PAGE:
Adding a room divider idea into a large, open plan room can feel counterintuitive – after all, the appeal is in the openness of the space, right? Bear in mind that the best room dividers will not only retain those sightlines and keep natural light flowing throughout a space, but also add some functionality that an open plan room can sometimes lack.
Whether that’s creating pockets of privacy, blocking noise to areas that require focus now and again, or just helping to zone different areas for different purposes, a room divider is a useful tool to have in your arsenal. It also gives you the chance to add some structure to a large space that will improve the flow around the room. These so-called broken plan schemes benefit from the bright airiness of open plan living, while producing a space that’s instinctively better to use.
You’ll also find that room dividers have an important job when decorating an apartment, especially a small one, where building out walls would create a warren of micro spaces. In these spaces, room divider ideas act as a middle ground, delivering distinct rooms as well as good sightlines that prevent them from feeling claustrophobic.
From different types of dividers to the latest trends in partition style, we’ve rounded up 12 of the best examples of room dividers to inspire you to divide and conquer your room’s layout.
Room divider ideas
1. Settle on sliding doors
‘If rooms do need to be properly divided with partitions, consider if they can be made of a transparent material,’ says Simon Graham, director of Yard Architects, ‘or use big sliding doors so you retain a sense of open plan but can also achieve some privacy.’
You have a few options when it comes to how your sliding doors can work. Pocket doors are a useful trick to incorporate, as they can be tucked completely away into dividing walls, giving you the option of a completely open doorway. However, they’re more complicated to install, especially when retrofitting into a solid wall, so aren’t always a practical option.
Partially opening sliding doors work well for larger openings, especially when using glass doors which keep the space feeling light and open - a great choice for an apartment living room idea.
While swing open doors might give you a larger opening than this type of sliding door, it means you don’t have to worry about the door opening radius, something that can make all the difference when looking at the layout of a small space in particular.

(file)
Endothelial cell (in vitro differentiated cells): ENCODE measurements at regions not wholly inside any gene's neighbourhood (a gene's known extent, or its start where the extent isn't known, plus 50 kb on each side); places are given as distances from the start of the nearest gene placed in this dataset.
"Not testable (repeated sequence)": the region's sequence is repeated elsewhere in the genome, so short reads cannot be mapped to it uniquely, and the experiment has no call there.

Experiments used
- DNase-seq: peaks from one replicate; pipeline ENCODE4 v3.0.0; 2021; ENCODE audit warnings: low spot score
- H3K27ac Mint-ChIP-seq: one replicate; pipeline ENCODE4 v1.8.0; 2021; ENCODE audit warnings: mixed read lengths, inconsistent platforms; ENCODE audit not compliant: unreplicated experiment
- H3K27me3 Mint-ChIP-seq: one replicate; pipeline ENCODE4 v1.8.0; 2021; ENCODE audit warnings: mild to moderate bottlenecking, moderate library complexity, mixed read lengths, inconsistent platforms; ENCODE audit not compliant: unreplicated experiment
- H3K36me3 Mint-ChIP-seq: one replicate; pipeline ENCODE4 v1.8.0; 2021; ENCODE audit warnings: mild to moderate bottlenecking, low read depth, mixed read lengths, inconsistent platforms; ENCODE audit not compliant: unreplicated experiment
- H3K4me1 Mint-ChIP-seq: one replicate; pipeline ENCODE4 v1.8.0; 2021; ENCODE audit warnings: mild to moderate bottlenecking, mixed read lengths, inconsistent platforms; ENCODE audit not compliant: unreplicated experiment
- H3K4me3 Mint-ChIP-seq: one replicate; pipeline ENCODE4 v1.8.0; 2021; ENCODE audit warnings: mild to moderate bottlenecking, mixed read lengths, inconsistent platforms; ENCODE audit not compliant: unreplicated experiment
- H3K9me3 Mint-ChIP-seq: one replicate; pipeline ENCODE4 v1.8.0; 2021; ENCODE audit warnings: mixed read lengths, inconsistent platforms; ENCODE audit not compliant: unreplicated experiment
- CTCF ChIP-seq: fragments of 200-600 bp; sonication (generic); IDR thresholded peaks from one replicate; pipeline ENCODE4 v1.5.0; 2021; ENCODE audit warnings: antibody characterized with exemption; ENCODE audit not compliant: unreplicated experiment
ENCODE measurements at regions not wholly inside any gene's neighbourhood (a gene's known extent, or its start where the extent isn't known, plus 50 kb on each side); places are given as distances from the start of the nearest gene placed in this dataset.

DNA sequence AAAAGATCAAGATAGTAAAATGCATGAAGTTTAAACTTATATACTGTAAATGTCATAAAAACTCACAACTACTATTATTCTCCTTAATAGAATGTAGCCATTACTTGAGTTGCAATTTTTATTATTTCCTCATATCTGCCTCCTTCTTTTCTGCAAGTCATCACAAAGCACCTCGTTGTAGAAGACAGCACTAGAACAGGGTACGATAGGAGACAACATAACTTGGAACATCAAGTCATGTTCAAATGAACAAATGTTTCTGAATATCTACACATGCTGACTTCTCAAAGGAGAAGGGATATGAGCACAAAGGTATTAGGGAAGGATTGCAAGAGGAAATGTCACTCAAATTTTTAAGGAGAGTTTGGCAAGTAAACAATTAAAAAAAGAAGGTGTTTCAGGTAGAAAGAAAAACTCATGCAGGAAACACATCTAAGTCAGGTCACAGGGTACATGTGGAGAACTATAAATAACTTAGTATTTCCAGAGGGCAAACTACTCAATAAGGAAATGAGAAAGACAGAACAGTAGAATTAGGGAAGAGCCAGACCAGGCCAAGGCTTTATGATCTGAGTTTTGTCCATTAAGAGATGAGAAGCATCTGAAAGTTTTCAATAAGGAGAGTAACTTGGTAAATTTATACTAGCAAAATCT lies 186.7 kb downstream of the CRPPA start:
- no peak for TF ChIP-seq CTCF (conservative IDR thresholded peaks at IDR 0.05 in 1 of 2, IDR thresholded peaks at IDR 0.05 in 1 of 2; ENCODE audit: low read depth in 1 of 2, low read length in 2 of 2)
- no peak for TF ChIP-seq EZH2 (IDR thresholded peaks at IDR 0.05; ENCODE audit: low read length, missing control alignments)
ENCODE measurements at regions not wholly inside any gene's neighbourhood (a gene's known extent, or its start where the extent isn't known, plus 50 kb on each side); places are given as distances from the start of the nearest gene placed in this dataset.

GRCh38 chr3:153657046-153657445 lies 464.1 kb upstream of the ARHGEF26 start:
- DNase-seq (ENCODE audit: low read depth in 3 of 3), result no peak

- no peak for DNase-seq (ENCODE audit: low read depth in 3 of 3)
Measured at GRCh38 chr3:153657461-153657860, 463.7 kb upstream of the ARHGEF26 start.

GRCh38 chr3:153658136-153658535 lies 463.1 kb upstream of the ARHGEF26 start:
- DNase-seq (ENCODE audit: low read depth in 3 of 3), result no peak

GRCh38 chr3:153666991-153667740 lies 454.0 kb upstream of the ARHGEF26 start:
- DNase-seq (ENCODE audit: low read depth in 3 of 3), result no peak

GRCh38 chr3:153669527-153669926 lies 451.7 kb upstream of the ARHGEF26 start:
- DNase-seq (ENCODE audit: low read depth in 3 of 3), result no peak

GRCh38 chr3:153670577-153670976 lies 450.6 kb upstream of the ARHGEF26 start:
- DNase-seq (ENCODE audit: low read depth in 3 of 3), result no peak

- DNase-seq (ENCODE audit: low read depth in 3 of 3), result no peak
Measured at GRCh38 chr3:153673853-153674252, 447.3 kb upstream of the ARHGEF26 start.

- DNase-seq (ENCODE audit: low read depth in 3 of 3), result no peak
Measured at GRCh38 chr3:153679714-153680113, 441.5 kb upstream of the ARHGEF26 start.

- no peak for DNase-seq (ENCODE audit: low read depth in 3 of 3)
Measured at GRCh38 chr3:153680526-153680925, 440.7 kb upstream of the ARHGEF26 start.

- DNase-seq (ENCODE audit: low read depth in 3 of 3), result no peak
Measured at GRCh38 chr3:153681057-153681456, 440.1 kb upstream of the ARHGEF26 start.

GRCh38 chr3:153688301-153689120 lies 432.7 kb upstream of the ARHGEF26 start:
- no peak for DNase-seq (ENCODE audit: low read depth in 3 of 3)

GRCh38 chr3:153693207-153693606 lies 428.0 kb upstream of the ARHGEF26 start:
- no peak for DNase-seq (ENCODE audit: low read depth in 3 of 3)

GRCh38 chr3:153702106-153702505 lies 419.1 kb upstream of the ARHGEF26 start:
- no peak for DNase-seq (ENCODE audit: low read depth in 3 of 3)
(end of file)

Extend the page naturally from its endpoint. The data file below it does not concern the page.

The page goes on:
2. Choose industrial glass styles
Steel framed, Crittall-style room dividers are the contemporary go-to for doors that separate while retaining the openness of the floor plan, even when closed. They lend themselves well to all kinds of interior schemes, from the luxuriously styled to more contemporary pared-back schemes, they’re a chameleon that can adapt to any room.
In this pre-war Park Avenue apartment, for example, New York-based interior designer Michael K Chen of MKCA opened up what was once a small door between the living and dining spaces to create a generous black steel and glass portal that frames a striking vista into the dining room.
This type of divider can also look effective when just installing two fixed panels on either side of an opening, where doors that open and close aren’t a necessity. This still visually demarcates the two areas of your open plan room, but without the extra engineering and expense of a full Crittall screen.
3. Divide a studio apartment
If space allows, screening off the bed area is a useful studio apartment idea – if there’s one area of the home that should be permitted some privacy (apart from the obvious exception of the bathroom), it’s the bedroom.
While reinventing this studio apartment in the Flatiron area of New York, Brian Messana of Messana O’Rorke used a full room-size, partially sliding screen made of the brass and glass to separate both the bedroom suite and a small den from the rest of the apartment. When open, the full scope of the apartment can be appreciated across the row of large, south-facing windows opening up this small living room idea, but when closed, the main bedroom and home office niche becomes its own cozy refuge.
4. Separate a kitchen when cooking
Open plan kitchen ideas make so much sense in so many ways, it’s no wonder it’s become the modern hub of the home. But of course, it’s not a perfect concept. In not being separated from the rest of the room, your living spaces are at the mercy of noise and smells when using the kitchen for its intended purpose - actually cooking - and even with the best ventilation and quietest appliances, this can still be a concern.